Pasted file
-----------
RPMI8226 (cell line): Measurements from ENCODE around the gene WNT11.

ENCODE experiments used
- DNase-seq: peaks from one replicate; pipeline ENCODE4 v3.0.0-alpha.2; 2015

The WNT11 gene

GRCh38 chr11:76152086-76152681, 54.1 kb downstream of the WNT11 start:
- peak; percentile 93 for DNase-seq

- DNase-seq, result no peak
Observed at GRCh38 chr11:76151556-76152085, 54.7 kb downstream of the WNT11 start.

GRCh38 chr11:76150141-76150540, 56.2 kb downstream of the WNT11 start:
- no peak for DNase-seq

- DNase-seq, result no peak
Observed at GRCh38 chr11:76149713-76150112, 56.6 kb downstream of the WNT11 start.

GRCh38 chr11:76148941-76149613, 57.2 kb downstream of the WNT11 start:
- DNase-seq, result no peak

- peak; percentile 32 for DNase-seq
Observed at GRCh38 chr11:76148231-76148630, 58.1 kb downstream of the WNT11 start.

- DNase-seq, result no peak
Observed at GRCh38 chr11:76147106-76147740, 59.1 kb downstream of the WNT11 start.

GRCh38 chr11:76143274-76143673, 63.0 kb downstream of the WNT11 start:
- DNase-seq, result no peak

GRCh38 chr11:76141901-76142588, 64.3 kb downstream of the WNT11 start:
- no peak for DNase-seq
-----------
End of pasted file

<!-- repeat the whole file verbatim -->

RPMI8226 (cell line): Measurements from ENCODE around the gene WNT11.

ENCODE experiments used
- DNase-seq: peaks from one replicate; pipeline ENCODE4 v3.0.0-alpha.2; 2015

The WNT11 gene

GRCh38 chr11:76152086-76152681, 54.1 kb downstream of the WNT11 start:
- peak; percentile 93 for DNase-seq

- DNase-seq, result no peak
Observed at GRCh38 chr11:76151556-76152085, 54.7 kb downstream of the WNT11 start.

GRCh38 chr11:76150141-76150540, 56.2 kb downstream of the WNT11 start:
- no peak for DNase-seq

- DNase-seq, result no peak
Observed at GRCh38 chr11:76149713-76150112, 56.6 kb downstream of the WNT11 start.

GRCh38 chr11:76148941-76149613, 57.2 kb downstream of the WNT11 start:
- DNase-seq, result no peak

- peak; percentile 32 for DNase-seq
Observed at GRCh38 chr11:76148231-76148630, 58.1 kb downstream of the WNT11 start.

- DNase-seq, result no peak
Observed at GRCh38 chr11:76147106-76147740, 59.1 kb downstream of the WNT11 start.

GRCh38 chr11:76143274-76143673, 63.0 kb downstream of the WNT11 start:
- DNase-seq, result no peak

GRCh38 chr11:76141901-76142588, 64.3 kb downstream of the WNT11 start:
- no peak for DNase-seq